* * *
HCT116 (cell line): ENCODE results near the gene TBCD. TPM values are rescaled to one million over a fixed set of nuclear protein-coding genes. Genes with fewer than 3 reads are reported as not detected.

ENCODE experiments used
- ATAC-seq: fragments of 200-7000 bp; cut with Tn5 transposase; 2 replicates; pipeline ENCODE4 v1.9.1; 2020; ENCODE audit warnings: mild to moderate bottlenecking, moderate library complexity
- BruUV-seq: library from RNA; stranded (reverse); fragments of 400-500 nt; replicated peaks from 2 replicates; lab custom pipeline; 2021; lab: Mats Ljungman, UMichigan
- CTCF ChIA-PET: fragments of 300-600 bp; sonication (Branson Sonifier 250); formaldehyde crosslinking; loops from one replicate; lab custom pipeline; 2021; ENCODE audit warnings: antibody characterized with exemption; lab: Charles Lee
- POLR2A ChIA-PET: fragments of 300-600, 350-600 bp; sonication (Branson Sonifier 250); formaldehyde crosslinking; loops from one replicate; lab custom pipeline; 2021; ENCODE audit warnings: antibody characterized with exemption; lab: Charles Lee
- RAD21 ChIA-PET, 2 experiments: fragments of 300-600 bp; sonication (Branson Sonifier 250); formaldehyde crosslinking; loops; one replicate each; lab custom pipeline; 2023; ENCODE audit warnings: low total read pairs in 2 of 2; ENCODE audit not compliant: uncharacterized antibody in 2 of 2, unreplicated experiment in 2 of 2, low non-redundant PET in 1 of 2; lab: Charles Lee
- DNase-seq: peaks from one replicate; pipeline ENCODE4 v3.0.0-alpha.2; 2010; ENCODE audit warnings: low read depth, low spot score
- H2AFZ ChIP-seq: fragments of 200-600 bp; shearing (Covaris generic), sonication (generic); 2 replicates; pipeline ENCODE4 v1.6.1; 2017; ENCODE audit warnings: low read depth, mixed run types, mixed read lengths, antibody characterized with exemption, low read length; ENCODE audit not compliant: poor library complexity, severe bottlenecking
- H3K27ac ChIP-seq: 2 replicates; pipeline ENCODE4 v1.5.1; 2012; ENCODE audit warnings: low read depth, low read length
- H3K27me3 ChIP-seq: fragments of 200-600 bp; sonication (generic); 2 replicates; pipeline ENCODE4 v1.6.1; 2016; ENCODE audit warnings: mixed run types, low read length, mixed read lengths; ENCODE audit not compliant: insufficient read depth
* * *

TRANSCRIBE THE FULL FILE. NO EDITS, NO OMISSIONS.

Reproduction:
HCT116 (cell line): ENCODE results near the gene TBCD. TPM values are rescaled to one million over a fixed set of nuclear protein-coding genes. Genes with fewer than 3 reads are reported as not detected.

ENCODE experiments used
- ATAC-seq: fragments of 200-7000 bp; cut with Tn5 transposase; 2 replicates; pipeline ENCODE4 v1.9.1; 2020; ENCODE audit warnings: mild to moderate bottlenecking, moderate library complexity
- BruUV-seq: library from RNA; stranded (reverse); fragments of 400-500 nt; replicated peaks from 2 replicates; lab custom pipeline; 2021; lab: Mats Ljungman, UMichigan
- CTCF ChIA-PET: fragments of 300-600 bp; sonication (Branson Sonifier 250); formaldehyde crosslinking; loops from one replicate; lab custom pipeline; 2021; ENCODE audit warnings: antibody characterized with exemption; lab: Charles Lee
- POLR2A ChIA-PET: fragments of 300-600, 350-600 bp; sonication (Branson Sonifier 250); formaldehyde crosslinking; loops from one replicate; lab custom pipeline; 2021; ENCODE audit warnings: antibody characterized with exemption; lab: Charles Lee
- RAD21 ChIA-PET, 2 experiments: fragments of 300-600 bp; sonication (Branson Sonifier 250); formaldehyde crosslinking; loops; one replicate each; lab custom pipeline; 2023; ENCODE audit warnings: low total read pairs in 2 of 2; ENCODE audit not compliant: uncharacterized antibody in 2 of 2, unreplicated experiment in 2 of 2, low non-redundant PET in 1 of 2; lab: Charles Lee
- DNase-seq: peaks from one replicate; pipeline ENCODE4 v3.0.0-alpha.2; 2010; ENCODE audit warnings: low read depth, low spot score
- H2AFZ ChIP-seq: fragments of 200-600 bp; shearing (Covaris generic), sonication (generic); 2 replicates; pipeline ENCODE4 v1.6.1; 2017; ENCODE audit warnings: low read depth, mixed run types, mixed read lengths, antibody characterized with exemption, low read length; ENCODE audit not compliant: poor library complexity, severe bottlenecking
- H3K27ac ChIP-seq: 2 replicates; pipeline ENCODE4 v1.5.1; 2012; ENCODE audit warnings: low read depth, low read length
- H3K27me3 ChIP-seq: fragments of 200-600 bp; sonication (generic); 2 replicates; pipeline ENCODE4 v1.6.1; 2016; ENCODE audit warnings: mixed run types, low read length, mixed read lengths; ENCODE audit not compliant: insufficient read depth